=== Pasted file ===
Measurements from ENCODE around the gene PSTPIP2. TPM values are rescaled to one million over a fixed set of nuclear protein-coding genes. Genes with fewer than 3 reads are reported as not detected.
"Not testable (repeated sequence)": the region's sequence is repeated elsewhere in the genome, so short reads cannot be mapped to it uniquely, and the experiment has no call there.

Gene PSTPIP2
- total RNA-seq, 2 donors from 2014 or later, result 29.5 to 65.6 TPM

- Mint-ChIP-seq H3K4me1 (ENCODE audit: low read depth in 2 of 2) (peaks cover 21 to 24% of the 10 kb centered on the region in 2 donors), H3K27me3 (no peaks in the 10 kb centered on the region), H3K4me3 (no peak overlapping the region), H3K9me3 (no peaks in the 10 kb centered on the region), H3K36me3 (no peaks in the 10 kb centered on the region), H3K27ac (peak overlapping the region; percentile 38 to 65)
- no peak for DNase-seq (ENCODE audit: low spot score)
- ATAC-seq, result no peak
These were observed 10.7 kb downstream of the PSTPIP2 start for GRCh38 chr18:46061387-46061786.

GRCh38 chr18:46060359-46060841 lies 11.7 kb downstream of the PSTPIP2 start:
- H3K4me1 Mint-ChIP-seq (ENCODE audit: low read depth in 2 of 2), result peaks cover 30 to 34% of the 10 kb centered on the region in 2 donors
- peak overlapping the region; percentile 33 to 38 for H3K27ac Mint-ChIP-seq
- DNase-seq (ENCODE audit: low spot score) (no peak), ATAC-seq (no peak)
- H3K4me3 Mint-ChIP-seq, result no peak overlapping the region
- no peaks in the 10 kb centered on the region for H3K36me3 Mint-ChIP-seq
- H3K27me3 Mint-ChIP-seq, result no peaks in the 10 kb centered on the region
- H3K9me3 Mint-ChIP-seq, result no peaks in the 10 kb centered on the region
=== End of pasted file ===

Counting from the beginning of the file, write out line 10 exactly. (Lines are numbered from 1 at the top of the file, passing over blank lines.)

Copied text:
- H3K4me1 Mint-ChIP-seq (ENCODE audit: low read depth in 2 of 2), result peaks cover 30 to 34% of the 10 kb centered on the region in 2 donors